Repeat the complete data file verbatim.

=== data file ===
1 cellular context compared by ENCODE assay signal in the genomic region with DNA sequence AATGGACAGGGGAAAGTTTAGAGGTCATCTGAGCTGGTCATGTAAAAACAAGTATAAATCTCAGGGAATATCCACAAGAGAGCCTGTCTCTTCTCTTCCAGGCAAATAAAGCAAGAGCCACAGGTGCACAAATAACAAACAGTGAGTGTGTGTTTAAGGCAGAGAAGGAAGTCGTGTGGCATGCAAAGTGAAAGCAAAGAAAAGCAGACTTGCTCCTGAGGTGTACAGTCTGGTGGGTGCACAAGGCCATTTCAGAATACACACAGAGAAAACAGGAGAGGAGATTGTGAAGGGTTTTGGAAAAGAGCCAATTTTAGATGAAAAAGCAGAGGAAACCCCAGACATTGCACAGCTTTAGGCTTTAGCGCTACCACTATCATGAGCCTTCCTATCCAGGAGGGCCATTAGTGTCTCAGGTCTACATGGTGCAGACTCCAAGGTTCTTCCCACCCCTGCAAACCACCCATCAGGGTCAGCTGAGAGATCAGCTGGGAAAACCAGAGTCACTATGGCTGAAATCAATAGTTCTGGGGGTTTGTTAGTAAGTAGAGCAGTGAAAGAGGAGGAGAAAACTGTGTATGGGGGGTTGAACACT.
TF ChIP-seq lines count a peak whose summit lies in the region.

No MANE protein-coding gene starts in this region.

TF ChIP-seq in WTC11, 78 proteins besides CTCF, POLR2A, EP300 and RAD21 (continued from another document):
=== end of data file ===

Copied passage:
1 cellular context compared by ENCODE assay signal in the genomic region with DNA sequence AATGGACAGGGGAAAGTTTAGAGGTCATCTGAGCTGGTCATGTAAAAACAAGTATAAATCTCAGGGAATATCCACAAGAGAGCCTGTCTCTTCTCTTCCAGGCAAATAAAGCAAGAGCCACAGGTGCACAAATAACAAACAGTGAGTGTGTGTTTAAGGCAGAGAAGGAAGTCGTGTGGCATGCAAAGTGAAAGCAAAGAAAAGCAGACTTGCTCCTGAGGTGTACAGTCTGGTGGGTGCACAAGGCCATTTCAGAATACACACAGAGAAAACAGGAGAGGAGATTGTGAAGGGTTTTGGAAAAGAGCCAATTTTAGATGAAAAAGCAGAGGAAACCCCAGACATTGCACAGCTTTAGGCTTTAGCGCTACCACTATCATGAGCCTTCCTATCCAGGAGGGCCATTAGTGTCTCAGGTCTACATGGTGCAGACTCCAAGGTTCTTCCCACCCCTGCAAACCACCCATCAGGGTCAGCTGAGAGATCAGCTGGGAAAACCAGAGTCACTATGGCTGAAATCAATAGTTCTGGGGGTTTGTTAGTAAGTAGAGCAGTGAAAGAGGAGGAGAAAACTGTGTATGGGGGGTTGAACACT.
TF ChIP-seq lines count a peak whose summit lies in the region.

No MANE protein-coding gene starts in this region.

TF ChIP-seq in WTC11, 78 proteins besides CTCF, POLR2A, EP300 and RAD21 (continued from another document):